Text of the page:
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Ph.D. student Lee Peyton, with his mentor
Ph.D. student and 2022 graduate Peyton Lee (right) working in the lab with his mentor, Dr. Choi (left).

May 17, 2022

By Mayo Clinic College of Medicine and Science staff

Lee Peyton, Ph.D., wanted to become a scientist since he was a kid watching Bill Nye the Science Guy conduct experiments on TV. But when he first set foot on a Mayo Clinic campus, fresh from college with a microbiology degree, Dr. Peyton had no vision of the type of research career he wanted. Read his story as he prepares to graduate from Mayo Clinic Graduate School of Biomedical Sciences on Sunday, May 22.

Arriving at Mayo without much research experience, he enrolled in Mayo's Postbaccalaureate Research and Education Program to take higher-level chemistry classes and explore from there. As he began experiments in the lab of Doo-Sup Choi, Ph.D., a Mayo Clinic molecular pharmacologist, Dr. Peyton realized he'd landed in exactly the right place. A year and a half later, he was thrilled to be accepted as a Ph.D. student at Mayo Clinic Graduate School of Biomedical Sciences where he continued under Dr. Choi's mentorship.

"I feel like I really lucked out," Dr. Peyton says of the lab that has guided him.

But it's clear he also found his footing. During his Ph.D. experience, his findings have contributed to drug discovery and investigations of molecular mechanisms that underlie several psychiatric disorders.

Gaining skills to be successful

Dr. Peyton still recalls the steep learning curve he faced entering Dr. Choi's lab, which focuses on the neurobiology of drug addiction, and identifying new therapeutic targets with tools from molecular biology, biochemistry, genetics, neuroimaging, and pharmacology. The studies are important in exploring potential treatments for alcohol use disorder. The Food and Drug Administration has only approved three drugs for this disorder, and the relapse rate is high.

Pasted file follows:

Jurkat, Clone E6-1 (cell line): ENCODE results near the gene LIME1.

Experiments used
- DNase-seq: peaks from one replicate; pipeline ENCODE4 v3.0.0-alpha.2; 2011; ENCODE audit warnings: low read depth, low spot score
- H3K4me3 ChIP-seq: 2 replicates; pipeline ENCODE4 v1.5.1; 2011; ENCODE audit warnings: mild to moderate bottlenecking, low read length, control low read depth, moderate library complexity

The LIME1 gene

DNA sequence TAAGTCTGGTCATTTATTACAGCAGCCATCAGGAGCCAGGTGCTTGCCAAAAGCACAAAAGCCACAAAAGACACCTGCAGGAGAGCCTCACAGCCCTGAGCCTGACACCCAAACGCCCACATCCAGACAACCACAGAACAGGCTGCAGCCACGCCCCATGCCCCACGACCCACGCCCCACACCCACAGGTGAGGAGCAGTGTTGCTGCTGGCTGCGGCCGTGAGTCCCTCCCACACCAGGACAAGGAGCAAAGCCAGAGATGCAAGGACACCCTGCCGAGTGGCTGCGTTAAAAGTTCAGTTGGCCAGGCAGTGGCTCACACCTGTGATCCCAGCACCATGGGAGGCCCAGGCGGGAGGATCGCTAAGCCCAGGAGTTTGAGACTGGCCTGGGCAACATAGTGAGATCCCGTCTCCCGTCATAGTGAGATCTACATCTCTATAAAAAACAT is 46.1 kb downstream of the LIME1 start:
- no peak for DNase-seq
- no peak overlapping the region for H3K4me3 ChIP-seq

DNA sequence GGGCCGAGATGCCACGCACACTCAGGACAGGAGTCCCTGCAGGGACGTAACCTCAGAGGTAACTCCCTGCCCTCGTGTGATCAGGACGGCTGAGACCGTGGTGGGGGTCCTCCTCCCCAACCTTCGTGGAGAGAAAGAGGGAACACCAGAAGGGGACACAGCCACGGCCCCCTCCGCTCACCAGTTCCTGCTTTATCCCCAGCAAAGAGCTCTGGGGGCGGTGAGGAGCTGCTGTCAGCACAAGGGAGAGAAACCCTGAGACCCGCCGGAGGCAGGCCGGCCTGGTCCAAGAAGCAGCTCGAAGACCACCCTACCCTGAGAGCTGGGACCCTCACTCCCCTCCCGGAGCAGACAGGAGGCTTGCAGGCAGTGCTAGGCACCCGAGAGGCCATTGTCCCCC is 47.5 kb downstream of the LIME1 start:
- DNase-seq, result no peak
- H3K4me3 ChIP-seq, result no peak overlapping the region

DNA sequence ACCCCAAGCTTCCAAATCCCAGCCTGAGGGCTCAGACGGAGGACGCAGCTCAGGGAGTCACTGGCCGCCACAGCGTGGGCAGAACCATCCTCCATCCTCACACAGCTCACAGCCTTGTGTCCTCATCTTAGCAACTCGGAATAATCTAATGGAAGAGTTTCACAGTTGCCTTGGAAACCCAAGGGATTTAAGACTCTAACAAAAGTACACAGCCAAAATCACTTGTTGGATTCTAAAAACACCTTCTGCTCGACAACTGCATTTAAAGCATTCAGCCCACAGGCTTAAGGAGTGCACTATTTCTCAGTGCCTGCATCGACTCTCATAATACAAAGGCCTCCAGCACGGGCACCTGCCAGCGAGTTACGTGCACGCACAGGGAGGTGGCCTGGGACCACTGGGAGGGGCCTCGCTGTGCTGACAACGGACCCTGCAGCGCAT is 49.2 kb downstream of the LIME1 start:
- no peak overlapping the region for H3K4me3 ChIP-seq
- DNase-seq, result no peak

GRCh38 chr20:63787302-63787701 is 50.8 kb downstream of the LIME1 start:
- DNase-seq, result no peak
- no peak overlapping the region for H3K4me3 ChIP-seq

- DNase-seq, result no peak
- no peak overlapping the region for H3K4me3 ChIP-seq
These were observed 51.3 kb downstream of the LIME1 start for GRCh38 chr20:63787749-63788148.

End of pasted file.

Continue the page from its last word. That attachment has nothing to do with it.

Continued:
"When I met him in 2016,' says Dr. Choi, "he had no strong background in neuroscience and addiction. However, he's grown steadily and diligently in learning new concepts, knowledge, and experimental skills."

What appealed to Dr. Peyton was the combination of freedom and rigor in Dr. Choi's lab. He explored at his own pace while consistently being pushed to articulate his experimental decisions.

Dr. Peyton's first project, published in Neuroscience Letters, found impulsive behaviors — like those that occur in addiction — are associated with the growth of new neurons in mice. He also learned from other students and postdoctoral researchers in the lab and took part in Mayo's Initiative for Maximizing Student Development Program.

"The program was essential for practicing presentation skills and grant writing, two very important skills for being a successful scientist," Dr. Peyton says.

Another skill that's important for a scientist is continually mastering new skills. Dr. Peyton also has been adventurous trying new technologies that might push his experiments along. Lately, he's exploring new techniques in a type of imaging called light-sheet fluorescent microscopy to examine neural circuits in a mouse brain.

Aiming for effective treatments

Dr. Peyton's experiments have explored potential compounds to reduce addictive behaviors. Dr. Choi's lab focuses on targeting the brain's adenosine signaling pathway, which regulates several types of neurotransmitters in the brain and is linked to several psychiatric conditions that involve mood and anxiety, including alcohol use disorder.

Dr. Peyton tested a compound, known as N6-(4-hydroxybenzyl) adenine riboside, or NHBA, isolated by a colleague from the Gastrodia elata plant historically used in herbal teas. The NHBA compound is associated with neurological effects, and his study in mice found that NHBA reduced alcohol-drinking and alcohol-seeking behaviors.

Continuing his research at Mayo Clinic as a postdoctoral fellow, Dr. Peyton is expanding his focus to include more mechanistic studies. Already, he's found a link between neuro-inflammation and cognitive processes associated with conditions like schizophrenia. His next projects will explore neural circuits involved in alcohol withdrawal-induced sleep disturbance and the connection to alcohol-seeking behaviors.

Looking back, Dr. Peyton says at the core of his graduate experience was planning his experiments carefully, pouring over the types of research journals he aimed to publish in, and persevering through challenges every day. The journey clarified his career goal — to establish his own pharmacology lab in an academic environment, with the goal of learning more and developing new treatments for disease.